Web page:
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Strumming along with Carnival music

17th February 2014   ·   0 Comments

By Geraldine Wyckoff
Contributing Writer

Almost everyone has a favorite Mardi Gras song, the one they play first thing Carnival morning, the one they want to hear as they rub the previous night’s festivities out of their eyes and ready themselves for the big day. Naturally, musts include the Hawketts’ 1954 classic Mardi Gras Mambo with Art Neville on vocals and Professor Longhairs’s Go to the Mardi Gras. Another biggy is Al “Carnival Time” Johnson’s tune, “Carnival Time” from which he derived his nickname that has stuck with him since the single was released in 1960.

Yet there are many other tunes that in their joyful essence feel just right on the holiday. For instance, “I Got Loaded” composed by Louisiana’s own Camille Bob of Little Bob and the Lollipops and made even more famous by Los Lobos, enthusiastically expresses that despite drinking a bottle of gin, “I feel alright.” Most tunes by the kings of New Orleans rhythm and blues’ heydays also hit the mark. Jessie Hill’s “Ooh Poo Pah Doo” and Oliver Morgan’s “Who Shot the La La?” work as Carnival tunes too. Despite the lack of any Mardi Gras references, any hard-hitting brass band music can get one in the mood of the season and the chants and tambourines of the Mardi Gras Indians are core to the holiday.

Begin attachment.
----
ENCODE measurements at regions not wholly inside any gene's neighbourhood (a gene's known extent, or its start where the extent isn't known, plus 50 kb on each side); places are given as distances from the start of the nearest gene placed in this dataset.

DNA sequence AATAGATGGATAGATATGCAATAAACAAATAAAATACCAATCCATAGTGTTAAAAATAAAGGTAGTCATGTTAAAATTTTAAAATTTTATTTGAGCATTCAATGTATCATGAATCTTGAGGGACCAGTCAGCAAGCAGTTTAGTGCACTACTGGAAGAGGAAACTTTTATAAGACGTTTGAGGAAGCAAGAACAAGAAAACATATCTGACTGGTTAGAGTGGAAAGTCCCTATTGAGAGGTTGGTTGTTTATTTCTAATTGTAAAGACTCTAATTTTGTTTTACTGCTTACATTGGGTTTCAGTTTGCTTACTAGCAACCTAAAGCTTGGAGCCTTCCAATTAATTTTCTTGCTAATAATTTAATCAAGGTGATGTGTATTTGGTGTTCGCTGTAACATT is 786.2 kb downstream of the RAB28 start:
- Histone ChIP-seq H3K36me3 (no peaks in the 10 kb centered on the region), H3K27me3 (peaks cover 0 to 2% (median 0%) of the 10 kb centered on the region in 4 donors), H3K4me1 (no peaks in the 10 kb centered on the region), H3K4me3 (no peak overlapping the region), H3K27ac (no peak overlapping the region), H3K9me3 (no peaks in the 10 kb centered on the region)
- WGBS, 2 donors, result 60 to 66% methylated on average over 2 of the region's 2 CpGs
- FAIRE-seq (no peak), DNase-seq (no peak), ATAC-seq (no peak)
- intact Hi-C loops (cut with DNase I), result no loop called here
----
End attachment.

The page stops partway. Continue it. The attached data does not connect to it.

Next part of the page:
More off-the-wall, non-New Orleans tunes and artists that have “it” include anything James Brown and quirky stuff like “Tequila” and the even more obscure “Bongo Rock.” Try it, you’ll like it.

Here are a few thoughts on what works for a few musicians and music enthusiasts during Mardi Gras season. First, we go to “the man,” Al “Carnival Time” Johnson whose release last year, Beyond Carnival, adds to the tradition with tunes like “Mardi Gras Strut.”

Al “Carnival Time” Johnson, rhythm and blues vocalist and pianist. “I like Shirley & Lee’s song, ‘Let the Good Times Roll.’ That’s good year round.” As far as classics go, Johnson says, “I like “Mardi Gras Mambo.” The rhythm and the groove – it’s just a good song.”